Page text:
This happened in a small Dutch suburb called Haren, in the province of Groningen. Last Friday, September 21, this wealthy ‘estate town’ was hit by a hurricane of violence, due to a Project X-party, ‘fueled by Facebook (FB)’, gone awry.
The riot involved hundreds of extremely aggressive youngsters, who were fighting with inhabitants of Haren, demolishing cars, looting and ruining shops and were wiping everything of the map that was not made out of concrete or massive steel. Often they did so, while smiling at every camera that was present at the party: “We’re having a ball! Yeah, cool!”.
Dozens of normal police agents and special riot control units (aka ME or Mobile Unit in The Netherlands) had to battle for hours and hours to regain control over the crowd-gone-berzerk. In the end, two people were severely injured; one of them was an old man of 83, who had been beaten with a brick on his head. A few policemen were injured too and four youngsters were arrested. There was a total damage of more than a million euro and many inhabitants of Haren were traumatized by what happened that evening. The violence that had been exposed, could only be compared with football hooliganism of the worst kind.
While football violence can often be predicted, due to the presence of two hostile supporter groups, this Project X-party started very innocent and naive.
Merthe, a typical Dutch girl-next-door, decided to organize a ‘sweet sixteen’ party and invited her real friends via Facebook. What she did forget, however, was to tag her party as ‘private’.
Due to the fact that Facebook – in case of a public (i.e. non-private) party – allows invited people to invite people themselves, the number of people, planning to go that doomed birthday party, grew by the hour. When some popular radio stations in The Netherlands heard the word on the street about the party and started to broadcast the details, the party gained momentum and a domino effect came into action.
Poor Merthe, who discovered her mistake after the publicity machine started working, informed the police and the municipality about her invitation and the unintended consequences of it. Her family, as well as the mayor of Haren tried to convince the general public that the original birthday party was cancelled and the city didn’t allow a Project X-party to be organized in Haren.
Alas, Merthe had through Facebook opened the Box of Pandora and party-people all over the country and the public and social media gave the Project X-party so much airtime, that litterally thousands of people were meeting in Haren on Friday, 21 September.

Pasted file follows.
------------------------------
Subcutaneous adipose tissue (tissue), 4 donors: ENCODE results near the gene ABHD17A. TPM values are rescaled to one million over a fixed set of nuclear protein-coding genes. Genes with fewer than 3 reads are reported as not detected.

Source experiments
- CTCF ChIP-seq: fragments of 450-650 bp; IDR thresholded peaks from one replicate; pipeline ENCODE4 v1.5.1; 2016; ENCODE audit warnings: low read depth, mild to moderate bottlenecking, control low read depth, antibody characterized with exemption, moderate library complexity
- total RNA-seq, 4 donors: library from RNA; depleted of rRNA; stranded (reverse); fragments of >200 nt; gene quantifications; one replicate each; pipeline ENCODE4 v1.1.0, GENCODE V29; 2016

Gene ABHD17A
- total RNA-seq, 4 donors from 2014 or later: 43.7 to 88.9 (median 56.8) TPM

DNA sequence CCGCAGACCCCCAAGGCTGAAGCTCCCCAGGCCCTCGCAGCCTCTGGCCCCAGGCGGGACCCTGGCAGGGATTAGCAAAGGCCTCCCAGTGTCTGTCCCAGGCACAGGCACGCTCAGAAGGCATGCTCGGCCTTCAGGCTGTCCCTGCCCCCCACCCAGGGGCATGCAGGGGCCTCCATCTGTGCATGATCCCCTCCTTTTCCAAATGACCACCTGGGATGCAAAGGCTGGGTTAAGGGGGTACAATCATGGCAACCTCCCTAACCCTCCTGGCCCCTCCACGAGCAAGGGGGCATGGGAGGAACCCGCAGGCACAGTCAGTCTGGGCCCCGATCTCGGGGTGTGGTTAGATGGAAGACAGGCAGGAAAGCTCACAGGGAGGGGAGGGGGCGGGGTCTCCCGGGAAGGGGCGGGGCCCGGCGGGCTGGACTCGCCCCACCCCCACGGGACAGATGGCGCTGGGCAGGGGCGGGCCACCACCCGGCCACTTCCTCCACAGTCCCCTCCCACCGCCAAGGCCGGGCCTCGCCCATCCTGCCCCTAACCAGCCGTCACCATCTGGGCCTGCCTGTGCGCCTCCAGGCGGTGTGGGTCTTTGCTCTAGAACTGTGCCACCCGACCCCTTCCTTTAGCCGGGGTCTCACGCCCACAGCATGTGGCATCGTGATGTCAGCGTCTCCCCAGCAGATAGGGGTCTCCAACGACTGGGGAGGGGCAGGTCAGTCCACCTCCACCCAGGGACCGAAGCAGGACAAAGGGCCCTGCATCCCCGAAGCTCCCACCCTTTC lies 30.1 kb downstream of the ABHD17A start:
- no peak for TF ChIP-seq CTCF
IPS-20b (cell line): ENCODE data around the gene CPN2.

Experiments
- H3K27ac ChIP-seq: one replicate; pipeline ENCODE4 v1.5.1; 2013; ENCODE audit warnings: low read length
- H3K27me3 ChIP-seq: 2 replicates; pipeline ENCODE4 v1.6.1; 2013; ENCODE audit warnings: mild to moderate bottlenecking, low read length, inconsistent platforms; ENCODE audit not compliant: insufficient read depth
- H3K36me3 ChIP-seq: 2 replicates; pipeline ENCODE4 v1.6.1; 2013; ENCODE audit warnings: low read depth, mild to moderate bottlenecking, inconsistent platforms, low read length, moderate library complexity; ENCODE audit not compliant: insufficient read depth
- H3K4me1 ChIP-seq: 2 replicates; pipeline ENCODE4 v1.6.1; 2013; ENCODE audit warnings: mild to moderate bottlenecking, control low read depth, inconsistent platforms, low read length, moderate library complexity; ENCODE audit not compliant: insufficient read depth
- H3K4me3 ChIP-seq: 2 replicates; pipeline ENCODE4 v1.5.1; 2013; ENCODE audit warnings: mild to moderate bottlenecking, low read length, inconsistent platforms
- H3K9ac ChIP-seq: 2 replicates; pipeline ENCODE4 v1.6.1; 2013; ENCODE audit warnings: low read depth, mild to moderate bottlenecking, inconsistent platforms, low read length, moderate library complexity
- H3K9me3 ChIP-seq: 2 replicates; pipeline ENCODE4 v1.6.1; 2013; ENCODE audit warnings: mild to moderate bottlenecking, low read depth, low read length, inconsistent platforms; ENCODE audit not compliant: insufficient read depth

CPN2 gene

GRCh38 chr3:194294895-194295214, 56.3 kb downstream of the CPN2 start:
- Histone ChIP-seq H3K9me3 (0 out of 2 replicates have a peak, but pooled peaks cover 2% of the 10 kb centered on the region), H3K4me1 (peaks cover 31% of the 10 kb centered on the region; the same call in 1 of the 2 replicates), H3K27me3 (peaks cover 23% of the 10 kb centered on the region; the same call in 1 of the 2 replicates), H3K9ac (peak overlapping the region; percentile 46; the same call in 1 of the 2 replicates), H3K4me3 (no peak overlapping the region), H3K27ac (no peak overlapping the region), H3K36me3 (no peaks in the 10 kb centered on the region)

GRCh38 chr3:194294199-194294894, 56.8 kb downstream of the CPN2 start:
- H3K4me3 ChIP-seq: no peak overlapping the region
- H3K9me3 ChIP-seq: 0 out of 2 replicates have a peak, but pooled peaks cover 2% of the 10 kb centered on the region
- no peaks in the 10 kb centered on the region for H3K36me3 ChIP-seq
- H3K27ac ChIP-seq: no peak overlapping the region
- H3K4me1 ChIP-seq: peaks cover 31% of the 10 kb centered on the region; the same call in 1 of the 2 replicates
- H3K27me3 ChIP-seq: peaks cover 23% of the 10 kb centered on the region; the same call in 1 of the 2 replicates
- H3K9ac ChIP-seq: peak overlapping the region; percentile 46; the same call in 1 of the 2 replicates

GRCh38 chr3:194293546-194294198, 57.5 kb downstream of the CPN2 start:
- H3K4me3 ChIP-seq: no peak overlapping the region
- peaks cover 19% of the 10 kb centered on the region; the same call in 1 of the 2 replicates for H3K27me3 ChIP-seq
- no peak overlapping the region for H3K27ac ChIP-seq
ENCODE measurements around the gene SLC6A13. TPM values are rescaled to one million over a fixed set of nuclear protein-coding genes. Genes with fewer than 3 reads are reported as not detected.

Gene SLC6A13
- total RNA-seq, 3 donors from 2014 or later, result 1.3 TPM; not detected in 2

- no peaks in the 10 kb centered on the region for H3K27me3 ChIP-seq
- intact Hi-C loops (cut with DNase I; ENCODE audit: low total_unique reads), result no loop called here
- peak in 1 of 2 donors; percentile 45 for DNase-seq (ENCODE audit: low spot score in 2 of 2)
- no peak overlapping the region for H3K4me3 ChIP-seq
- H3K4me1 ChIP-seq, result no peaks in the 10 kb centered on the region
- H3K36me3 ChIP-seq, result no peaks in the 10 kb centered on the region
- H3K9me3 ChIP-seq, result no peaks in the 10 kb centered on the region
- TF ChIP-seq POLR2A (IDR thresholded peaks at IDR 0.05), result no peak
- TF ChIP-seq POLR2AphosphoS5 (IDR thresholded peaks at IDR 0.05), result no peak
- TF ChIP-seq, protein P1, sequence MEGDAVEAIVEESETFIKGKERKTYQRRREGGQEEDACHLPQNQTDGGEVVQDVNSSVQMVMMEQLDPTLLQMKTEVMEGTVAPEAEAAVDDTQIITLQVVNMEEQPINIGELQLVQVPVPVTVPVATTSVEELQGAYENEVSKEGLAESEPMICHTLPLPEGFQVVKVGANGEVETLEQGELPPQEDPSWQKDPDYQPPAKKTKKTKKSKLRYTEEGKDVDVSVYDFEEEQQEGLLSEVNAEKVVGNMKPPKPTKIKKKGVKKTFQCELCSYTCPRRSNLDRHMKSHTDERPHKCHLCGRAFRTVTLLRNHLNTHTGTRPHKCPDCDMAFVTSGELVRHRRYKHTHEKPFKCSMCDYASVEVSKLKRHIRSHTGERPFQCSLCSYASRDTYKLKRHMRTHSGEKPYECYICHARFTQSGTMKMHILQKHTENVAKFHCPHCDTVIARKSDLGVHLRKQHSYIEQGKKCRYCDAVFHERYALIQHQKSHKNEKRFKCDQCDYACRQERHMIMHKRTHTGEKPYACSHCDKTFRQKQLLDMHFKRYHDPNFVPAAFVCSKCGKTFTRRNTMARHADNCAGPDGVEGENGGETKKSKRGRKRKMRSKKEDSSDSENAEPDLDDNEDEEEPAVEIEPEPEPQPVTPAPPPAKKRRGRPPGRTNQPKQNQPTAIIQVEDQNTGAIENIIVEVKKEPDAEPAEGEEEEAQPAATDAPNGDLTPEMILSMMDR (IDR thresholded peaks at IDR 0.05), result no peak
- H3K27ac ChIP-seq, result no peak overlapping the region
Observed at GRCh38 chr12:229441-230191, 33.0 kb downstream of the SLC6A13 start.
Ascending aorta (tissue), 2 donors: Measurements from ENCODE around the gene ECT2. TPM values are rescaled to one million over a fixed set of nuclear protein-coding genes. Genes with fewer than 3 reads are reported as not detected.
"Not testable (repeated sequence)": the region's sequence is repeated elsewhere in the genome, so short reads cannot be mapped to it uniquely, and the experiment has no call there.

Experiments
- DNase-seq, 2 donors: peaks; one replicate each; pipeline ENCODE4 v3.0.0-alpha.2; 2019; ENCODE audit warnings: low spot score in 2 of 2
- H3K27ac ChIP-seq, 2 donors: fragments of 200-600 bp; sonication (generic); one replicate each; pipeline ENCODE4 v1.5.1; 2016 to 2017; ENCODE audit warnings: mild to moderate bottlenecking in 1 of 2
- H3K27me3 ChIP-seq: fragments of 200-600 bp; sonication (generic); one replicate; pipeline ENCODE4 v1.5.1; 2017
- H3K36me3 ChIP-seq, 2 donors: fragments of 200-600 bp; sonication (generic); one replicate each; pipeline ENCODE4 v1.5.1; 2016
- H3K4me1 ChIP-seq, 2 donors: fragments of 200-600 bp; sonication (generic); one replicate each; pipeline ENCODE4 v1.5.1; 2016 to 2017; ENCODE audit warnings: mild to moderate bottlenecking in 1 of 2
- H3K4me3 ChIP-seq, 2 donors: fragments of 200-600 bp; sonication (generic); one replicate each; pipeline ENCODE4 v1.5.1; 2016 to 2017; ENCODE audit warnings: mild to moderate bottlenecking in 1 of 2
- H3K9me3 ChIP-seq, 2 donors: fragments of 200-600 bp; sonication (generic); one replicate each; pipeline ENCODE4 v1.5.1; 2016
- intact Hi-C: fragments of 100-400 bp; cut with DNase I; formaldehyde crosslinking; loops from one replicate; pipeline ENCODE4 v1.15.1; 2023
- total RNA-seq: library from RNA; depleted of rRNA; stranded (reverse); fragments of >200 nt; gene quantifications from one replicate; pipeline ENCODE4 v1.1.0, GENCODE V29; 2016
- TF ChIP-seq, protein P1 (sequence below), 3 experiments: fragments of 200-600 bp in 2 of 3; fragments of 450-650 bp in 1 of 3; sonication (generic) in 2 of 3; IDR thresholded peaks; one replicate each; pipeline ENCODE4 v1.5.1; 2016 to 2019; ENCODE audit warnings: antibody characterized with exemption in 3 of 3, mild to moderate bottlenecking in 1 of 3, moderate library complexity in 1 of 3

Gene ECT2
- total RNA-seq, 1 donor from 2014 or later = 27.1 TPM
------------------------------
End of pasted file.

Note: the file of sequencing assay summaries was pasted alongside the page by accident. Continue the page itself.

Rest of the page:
What started as a kind of joke, turned very quickly into a violent war between the youngsters and the police.
Of course the authorities in Haren, the inhabitants and the insurance companies are trying to find the persons liable for the caused damage among the party people. This job will probably not be too hard, as ample footage and pictures of the events are available and some youngsters were even so stupid to put pictures and texts concerning their actions on the social networks Twitter and Facebook.
Already after a few days, fifty people had (involuntarily) turned themselves in at the police, after the police had fired a warning shot in the national media.
What might be most surprising for unaware people, but should not be for people that have read before on the topic of hooliganism, was the ‘breed’ of the hooligans at the party.
That breed was no such thing as:
- Common criminals and notorious fighters with a police record of three feet long;
- Unemployed, low educated and/or mentally challenged people;
- People from low-class, ‘white trash’ families;
- People from immigrant-minorities in The Netherlands.
To the contrary: most hooligans were youngsters from (upper-)middleclass and high-class families, that had good jobs or (successful) studies and had no police-record at all. In other words, the UNusual suspects.
Already in the eighties and nineties, the heyday of football hooliganism in Great Britain, Germany and The Netherlands, researchers had noticed that most footbal hooligans had succesful dayjobs and a very good income and just went to a football game to rumble and fight and have a ball, while using extreme violence against their adversaries in the process.
People could argue whether this kind of violence is a result of social acrimony, due to the economic crisis that we are going through, or the result of the virtually risk-free, overly controlled, ‘no frills’ society that we are living in. Some people go basejumping, others go hooliganing.
However, where is wide consensus about in The Netherlands and the countries of the European Union is the controversial role of Facebook in this Project X-party:
- The fact that it is so easy to make a mistake like Merthe did: the tag, indicating a private party, is always switched ‘off’ and must me switched on manually;
- The fact that such a mistake cannot be undone anymore: the Box of Pandora is opened and cannot be closed;
- The fact that already earlier this year Project X-parties, fueled by Facebook, took place in Germany, Australia and the US, causing (smaller) riots and lots of damage too;
If not, vast penalties could be expected for this company that is already operating like a punch-drunk boxer lately. What might be a bad omen for Facebook, is the fact that the Dutch Euro-commisioner for telecom and internet business is Neelie Kroes, the former Euro-commissioner for Competition. Sometimes Bill Gates, the former Microsoft CEO, wakes up in the middle of the night in a pool of sweat, having dreamt of Neelie Kroes.